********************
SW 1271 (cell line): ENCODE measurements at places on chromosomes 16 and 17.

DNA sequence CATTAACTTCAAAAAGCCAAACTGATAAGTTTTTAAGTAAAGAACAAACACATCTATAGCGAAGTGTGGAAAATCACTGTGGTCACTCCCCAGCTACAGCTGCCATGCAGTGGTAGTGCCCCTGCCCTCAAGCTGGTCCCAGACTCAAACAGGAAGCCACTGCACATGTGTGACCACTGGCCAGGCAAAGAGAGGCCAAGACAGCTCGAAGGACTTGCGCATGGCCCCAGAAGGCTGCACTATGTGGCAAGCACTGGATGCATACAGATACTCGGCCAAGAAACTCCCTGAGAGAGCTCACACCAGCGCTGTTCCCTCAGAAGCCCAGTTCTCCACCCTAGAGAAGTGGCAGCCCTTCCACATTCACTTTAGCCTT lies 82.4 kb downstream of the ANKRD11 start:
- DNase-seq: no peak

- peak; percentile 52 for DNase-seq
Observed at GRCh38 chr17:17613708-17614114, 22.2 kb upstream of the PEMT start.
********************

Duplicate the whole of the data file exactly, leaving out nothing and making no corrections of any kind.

SW 1271 (cell line): ENCODE measurements at places on chromosomes 16 and 17.

DNA sequence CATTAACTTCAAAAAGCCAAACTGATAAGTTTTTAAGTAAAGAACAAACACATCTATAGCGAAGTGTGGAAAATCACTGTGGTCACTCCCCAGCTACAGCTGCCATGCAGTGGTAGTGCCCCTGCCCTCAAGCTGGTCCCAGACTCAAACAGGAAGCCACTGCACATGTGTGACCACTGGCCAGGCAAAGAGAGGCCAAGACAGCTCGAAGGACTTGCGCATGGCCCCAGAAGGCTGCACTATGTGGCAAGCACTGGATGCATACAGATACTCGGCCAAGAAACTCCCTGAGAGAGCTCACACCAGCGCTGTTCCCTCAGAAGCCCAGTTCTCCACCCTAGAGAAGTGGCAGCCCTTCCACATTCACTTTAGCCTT lies 82.4 kb downstream of the ANKRD11 start:
- DNase-seq: no peak

- peak; percentile 52 for DNase-seq
Observed at GRCh38 chr17:17613708-17614114, 22.2 kb upstream of the PEMT start.